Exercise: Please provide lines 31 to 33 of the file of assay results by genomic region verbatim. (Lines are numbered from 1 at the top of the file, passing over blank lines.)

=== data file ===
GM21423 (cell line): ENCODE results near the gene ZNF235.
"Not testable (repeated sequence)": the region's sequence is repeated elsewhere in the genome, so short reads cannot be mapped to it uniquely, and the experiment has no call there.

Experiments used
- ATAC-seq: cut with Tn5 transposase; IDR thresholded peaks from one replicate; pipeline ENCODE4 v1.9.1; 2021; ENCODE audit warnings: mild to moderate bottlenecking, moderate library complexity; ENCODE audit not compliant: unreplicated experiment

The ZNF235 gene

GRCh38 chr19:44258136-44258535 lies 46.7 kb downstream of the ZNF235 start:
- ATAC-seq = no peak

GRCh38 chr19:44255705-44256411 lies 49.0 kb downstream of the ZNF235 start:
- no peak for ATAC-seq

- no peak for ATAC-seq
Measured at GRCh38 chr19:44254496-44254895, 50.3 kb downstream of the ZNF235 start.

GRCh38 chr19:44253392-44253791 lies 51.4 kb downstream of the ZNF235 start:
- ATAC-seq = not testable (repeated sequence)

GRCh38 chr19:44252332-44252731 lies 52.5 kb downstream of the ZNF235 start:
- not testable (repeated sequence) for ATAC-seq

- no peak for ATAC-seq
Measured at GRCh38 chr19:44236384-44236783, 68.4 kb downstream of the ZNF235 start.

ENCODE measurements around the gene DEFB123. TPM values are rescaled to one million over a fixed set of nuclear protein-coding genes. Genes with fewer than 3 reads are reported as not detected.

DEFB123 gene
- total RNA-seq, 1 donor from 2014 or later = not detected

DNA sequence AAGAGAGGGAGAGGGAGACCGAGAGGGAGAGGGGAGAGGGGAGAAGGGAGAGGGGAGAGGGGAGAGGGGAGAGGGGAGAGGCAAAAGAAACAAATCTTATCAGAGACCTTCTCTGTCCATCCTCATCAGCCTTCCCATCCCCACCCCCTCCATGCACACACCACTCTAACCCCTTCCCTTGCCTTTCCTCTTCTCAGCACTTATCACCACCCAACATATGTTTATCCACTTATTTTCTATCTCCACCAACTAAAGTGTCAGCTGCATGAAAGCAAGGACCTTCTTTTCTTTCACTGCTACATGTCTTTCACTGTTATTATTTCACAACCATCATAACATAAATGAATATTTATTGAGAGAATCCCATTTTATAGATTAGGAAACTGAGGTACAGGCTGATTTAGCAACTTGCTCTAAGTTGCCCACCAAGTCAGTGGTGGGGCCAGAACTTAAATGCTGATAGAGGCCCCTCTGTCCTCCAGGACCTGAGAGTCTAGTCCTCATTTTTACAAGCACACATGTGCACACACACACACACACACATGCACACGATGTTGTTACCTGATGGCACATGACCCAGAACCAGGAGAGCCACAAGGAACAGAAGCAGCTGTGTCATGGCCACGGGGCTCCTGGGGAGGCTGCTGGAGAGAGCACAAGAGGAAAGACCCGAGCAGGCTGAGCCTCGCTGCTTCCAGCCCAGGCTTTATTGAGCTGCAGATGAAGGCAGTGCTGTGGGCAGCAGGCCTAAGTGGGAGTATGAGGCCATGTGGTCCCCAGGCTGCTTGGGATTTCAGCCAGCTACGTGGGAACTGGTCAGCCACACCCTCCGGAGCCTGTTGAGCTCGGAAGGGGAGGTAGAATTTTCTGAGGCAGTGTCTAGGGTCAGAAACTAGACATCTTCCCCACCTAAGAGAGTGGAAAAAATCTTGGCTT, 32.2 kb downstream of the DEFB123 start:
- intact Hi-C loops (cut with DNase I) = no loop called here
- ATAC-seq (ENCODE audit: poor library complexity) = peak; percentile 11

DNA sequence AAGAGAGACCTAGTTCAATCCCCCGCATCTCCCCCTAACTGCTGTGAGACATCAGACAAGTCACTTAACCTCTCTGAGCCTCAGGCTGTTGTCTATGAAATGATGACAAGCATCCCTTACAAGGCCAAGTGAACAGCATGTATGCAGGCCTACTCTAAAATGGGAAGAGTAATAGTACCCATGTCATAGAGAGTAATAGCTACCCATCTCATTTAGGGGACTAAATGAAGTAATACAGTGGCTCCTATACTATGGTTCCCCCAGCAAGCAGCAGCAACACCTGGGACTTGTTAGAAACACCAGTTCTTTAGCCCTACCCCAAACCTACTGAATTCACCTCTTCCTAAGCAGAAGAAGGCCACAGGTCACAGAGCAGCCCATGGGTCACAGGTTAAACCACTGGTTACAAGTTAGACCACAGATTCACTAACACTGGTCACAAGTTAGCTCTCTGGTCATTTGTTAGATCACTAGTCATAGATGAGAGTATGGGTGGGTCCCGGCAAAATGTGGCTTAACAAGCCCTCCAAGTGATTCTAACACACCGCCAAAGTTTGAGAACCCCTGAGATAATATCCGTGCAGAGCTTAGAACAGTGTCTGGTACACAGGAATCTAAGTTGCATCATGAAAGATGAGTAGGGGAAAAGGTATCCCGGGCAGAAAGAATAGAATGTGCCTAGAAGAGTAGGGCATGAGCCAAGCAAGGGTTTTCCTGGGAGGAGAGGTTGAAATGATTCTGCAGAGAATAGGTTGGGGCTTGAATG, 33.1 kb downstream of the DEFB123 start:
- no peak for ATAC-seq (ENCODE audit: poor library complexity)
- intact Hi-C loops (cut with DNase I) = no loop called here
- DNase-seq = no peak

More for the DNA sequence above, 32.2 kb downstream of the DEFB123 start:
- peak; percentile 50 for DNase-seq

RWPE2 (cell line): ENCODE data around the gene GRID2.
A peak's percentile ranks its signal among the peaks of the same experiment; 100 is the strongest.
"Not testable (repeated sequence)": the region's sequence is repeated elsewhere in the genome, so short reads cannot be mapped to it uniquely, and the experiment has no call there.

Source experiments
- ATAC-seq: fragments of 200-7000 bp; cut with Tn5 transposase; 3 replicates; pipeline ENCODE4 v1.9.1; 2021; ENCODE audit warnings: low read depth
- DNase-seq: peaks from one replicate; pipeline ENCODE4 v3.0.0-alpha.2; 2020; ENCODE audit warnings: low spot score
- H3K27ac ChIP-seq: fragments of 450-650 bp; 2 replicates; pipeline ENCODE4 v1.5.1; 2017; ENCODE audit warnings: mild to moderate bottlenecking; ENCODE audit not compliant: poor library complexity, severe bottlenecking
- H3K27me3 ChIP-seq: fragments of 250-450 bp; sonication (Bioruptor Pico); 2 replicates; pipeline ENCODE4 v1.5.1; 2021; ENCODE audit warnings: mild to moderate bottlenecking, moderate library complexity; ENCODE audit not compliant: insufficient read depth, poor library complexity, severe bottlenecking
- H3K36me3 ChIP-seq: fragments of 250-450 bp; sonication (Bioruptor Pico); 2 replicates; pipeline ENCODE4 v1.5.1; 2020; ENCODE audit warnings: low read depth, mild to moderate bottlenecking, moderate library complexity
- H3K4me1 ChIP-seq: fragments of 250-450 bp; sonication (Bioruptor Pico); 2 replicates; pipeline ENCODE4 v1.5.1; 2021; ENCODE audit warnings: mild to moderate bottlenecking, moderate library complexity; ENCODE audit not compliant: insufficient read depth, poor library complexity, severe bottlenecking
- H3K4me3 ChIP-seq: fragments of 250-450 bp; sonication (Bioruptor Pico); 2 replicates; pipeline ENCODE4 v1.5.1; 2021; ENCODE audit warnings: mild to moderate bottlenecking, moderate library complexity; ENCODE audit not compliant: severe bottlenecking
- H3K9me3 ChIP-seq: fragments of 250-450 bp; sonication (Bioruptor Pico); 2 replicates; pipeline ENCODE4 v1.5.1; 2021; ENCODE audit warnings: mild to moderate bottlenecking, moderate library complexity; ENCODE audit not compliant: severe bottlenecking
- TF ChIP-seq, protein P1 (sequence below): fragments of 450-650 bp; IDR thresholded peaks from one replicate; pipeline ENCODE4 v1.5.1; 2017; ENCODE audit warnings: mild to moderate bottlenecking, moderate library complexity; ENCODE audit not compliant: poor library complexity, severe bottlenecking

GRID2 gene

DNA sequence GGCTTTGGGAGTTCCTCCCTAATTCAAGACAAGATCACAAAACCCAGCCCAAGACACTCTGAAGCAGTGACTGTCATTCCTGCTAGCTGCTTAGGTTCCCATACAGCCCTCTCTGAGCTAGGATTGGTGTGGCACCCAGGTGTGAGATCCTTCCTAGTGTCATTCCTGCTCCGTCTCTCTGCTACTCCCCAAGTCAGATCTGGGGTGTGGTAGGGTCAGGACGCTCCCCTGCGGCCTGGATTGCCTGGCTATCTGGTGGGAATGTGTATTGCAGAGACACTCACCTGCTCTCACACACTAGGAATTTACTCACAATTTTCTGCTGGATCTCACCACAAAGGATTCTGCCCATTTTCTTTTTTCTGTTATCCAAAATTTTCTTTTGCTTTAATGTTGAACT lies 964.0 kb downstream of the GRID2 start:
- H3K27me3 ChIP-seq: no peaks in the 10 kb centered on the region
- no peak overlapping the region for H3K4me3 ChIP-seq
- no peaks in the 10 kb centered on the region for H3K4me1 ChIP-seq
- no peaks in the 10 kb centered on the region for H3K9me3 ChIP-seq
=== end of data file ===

A peak's percentile ranks its signal among the peaks of the same experiment; 100 is the strongest.
"Not testable (repeated sequence)": the region's sequence is repeated elsewhere in the genome, so short reads cannot be mapped to it uniquely, and the experiment has no call there.

Source experiments